September means the end of summer vacation and back to school for most children across the country. As students are getting ready for the upcoming school year, one health concern that can arise is the weight of the backpack. Though the US Consumer Product Safety Commission (CSC) estimates that over 7,000 children are treated each year for back injuries caused by backpacks, kids aren’t the only victims. In fact, more than 20 thousand adults were also treated for backpack-related injuries.
Bigger isn’t better
Most people make the mistake of buying a backpack that is too large. Buying your child a properly sized backpack can be a challenge but whether it is for an adult or a kid, the backpack should not be higher or wider than the shoulders and should not be lower than the hips.
Carrying only the essentials
The backpack and contents should never weigh more than 10 to 15 percent of the body weight. For younger children, it is better to err on the lighter side. One way to cut down on the weight besides just carrying the essentials is to select backpacks based on the construction and materials. Nylon is a much of lighter material and will weigh less than heavier materials like leather.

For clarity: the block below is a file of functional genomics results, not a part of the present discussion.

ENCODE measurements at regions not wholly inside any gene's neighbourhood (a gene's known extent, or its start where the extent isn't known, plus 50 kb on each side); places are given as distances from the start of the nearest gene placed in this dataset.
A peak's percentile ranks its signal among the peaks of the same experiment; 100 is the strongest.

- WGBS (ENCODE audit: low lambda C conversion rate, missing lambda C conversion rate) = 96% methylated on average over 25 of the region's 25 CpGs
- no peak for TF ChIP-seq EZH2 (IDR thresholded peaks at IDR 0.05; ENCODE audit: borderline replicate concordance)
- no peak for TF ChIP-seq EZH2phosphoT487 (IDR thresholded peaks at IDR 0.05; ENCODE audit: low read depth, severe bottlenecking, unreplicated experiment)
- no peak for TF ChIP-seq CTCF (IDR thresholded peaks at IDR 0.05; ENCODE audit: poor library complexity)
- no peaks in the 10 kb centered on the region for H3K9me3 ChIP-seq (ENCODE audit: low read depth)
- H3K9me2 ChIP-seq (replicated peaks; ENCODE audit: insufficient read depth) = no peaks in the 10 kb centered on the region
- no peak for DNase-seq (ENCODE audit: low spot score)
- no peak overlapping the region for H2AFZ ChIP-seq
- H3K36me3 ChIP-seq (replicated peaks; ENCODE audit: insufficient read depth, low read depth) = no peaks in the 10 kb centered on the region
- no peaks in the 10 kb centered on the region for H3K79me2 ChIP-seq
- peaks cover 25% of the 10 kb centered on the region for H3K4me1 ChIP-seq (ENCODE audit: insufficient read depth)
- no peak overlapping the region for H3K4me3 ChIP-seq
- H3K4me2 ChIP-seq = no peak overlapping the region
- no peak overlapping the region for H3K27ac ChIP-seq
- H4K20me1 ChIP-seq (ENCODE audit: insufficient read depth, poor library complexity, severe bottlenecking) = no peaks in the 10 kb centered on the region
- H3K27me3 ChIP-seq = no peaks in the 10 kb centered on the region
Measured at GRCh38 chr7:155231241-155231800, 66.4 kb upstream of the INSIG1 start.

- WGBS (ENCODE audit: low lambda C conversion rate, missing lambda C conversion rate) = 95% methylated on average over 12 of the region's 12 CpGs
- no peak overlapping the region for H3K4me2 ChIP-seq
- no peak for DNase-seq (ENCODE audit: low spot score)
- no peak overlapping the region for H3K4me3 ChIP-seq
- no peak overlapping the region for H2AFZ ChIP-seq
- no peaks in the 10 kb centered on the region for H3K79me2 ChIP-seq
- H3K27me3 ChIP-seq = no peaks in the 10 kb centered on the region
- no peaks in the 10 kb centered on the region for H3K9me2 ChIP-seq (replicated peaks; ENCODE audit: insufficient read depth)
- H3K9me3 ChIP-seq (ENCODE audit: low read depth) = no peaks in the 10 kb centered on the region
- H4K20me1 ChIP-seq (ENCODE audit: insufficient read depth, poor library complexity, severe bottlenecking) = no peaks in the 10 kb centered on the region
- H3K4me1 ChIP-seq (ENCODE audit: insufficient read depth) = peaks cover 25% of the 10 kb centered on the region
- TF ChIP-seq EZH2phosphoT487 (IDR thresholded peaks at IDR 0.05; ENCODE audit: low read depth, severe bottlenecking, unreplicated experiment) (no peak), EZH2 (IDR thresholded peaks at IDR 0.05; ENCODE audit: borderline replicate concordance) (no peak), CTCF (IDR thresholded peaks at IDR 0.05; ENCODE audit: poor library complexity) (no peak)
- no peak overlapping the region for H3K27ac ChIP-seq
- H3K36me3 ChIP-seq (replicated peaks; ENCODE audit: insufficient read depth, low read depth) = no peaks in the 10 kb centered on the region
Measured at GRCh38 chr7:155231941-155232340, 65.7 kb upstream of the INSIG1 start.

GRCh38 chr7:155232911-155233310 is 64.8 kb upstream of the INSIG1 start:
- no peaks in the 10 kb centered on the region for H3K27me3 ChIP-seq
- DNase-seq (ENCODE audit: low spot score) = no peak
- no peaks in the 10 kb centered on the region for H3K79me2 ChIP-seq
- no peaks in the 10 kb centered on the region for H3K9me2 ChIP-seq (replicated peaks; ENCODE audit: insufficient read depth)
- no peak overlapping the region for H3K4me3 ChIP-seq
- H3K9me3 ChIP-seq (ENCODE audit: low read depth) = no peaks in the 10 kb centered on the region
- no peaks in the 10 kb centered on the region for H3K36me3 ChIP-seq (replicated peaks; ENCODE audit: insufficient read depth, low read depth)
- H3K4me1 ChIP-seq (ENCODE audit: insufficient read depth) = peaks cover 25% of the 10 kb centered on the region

Shifting the load
Wearing a backpack slung over on one shoulder causes an imbalance in weight distribution and can lead to shoulders and back strain. When purchasing a backpack, make sure the straps are wide enough (2 inches or more) and can be worn comfortably on over both shoulders. For those who prefer a single-shoulder bag, consider a “sling” bag that balances more of the weight across your chest.
If your child starts having shoulder or back pain, feel tingling or numbness in their arms, or you notice that your child has to alter his posture to carry his backpack, check to make sure the backpack fits correctly. If the problems don’t resolve themselves after adjustment, please consult your healthcare provider.